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Canadian oil pipeline faced delay, work proceeding: minister

These translations are done via Google Translate

NANAIMO, British Columbia (Reuters) – Canada’s resource minister said on Wednesday that construction on the Trans Mountain project had faced a delay, but he did not provide an update on when the expansion of the oil pipeline from Alberta to British Columbia’s coast would be complete.

The Canadian government agreed in May to buy the pipeline from Kinder Morgan Canada Ltd for C$4.5 billion ($3.5 billion), in an effort to ensure its expansion went ahead. It is currently scheduled to be in service by December 2020.

“Yes, there’s a delay because of – the construction was stopped for a couple of months, but this is a project that is moving forward and will continue to move forward until it’s done,” Natural Resources Minister Amarjeet Sohi told reporters outside a Cabinet meeting in Nanaimo, British Columbia.

Kinder Morgan halted all non-essential work on the project in April, delaying the build for several months. Some preliminary work has since resumed, but actual pipeline construction is not expected to start until the spring of 2019.

It remains unclear if the expansion will be delivered on its current timeline and budget.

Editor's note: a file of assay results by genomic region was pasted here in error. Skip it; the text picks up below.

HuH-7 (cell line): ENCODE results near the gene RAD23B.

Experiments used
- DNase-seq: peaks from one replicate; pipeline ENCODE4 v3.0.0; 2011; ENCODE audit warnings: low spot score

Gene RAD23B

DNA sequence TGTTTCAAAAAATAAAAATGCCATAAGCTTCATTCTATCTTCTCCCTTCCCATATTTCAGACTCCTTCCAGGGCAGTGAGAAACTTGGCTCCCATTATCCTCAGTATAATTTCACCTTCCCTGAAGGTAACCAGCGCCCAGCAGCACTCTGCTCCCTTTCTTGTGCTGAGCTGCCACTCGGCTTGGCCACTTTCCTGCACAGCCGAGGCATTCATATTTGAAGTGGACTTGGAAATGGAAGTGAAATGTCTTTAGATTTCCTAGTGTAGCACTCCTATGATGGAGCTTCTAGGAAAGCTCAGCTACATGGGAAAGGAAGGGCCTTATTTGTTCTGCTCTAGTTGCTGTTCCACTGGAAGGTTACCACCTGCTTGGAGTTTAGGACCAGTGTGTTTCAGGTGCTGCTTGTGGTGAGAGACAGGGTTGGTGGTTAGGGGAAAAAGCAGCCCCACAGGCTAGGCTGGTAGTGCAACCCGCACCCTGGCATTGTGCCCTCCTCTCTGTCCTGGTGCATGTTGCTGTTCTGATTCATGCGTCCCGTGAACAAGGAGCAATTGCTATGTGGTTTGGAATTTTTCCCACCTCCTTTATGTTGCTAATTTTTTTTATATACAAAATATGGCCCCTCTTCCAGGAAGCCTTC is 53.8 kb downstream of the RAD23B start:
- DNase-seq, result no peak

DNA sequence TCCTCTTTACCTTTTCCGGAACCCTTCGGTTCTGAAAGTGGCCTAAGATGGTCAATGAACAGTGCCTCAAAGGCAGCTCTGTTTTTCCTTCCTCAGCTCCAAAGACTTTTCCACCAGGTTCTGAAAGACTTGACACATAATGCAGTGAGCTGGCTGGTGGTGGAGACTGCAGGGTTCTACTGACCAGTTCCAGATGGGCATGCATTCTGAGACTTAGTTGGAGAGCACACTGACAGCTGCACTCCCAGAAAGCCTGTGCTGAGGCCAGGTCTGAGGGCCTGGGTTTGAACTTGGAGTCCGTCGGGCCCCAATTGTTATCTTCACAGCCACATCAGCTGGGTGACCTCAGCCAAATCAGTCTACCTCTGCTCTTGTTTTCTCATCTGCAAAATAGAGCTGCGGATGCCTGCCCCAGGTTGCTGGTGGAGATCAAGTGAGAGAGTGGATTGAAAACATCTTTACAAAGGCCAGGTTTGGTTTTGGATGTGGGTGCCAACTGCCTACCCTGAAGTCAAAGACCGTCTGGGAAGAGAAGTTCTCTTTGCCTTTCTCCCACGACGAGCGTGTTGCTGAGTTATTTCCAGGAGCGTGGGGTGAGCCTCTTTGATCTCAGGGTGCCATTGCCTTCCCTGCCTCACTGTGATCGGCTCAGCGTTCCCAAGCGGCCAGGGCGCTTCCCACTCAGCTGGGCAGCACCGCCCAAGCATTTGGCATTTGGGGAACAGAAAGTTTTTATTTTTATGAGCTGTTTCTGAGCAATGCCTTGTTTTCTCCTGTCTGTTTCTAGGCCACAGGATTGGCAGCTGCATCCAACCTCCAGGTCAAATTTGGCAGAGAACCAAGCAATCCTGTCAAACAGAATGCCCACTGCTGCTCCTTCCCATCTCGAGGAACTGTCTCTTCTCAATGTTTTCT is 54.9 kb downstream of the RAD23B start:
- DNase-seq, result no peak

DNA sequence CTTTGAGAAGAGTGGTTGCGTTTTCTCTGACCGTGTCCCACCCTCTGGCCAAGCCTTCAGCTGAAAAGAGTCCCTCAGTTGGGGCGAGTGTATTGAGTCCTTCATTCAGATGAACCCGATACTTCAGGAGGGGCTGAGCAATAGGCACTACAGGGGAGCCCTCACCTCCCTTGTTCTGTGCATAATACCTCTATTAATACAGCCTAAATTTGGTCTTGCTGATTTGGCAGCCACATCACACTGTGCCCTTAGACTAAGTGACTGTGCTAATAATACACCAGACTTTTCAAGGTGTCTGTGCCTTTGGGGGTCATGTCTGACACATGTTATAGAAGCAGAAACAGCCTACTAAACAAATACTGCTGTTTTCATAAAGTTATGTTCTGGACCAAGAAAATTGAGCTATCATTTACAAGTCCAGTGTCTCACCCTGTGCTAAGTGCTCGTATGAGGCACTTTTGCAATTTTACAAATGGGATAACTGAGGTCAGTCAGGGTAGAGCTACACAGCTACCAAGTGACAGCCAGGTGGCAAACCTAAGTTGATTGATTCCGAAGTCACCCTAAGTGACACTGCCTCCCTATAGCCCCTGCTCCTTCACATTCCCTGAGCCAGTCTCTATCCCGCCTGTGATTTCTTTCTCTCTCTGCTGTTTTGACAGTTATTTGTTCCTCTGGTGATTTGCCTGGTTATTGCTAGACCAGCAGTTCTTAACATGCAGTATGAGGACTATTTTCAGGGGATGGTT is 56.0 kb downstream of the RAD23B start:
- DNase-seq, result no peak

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The Canadian government has faced criticism for taking on the massive C$7.4 billion ($5.7 billion) twinning project, which will nearly triple capacity on the existing pipeline to 890,000 barrels per day.

That new capacity is desperately needed by Canadian oil producers, who face transportation bottlenecks that have translated into deep discounts on their product relative to the U.S. benchmark.

But the project is hotly opposed by environmental activists, some aboriginal groups and the province of British Columbia, who worry about the consequences of a possible oil spill.

Canada’s energy regulator gave the go-ahead last week for construction of a large portion of the expansion. Canada’s takeover of the pipeline is expected to close later this year.

Reporting by Julie Gordon in Nanaimo, British Columbia; Editing by Peter Cooney and Richard Pullin

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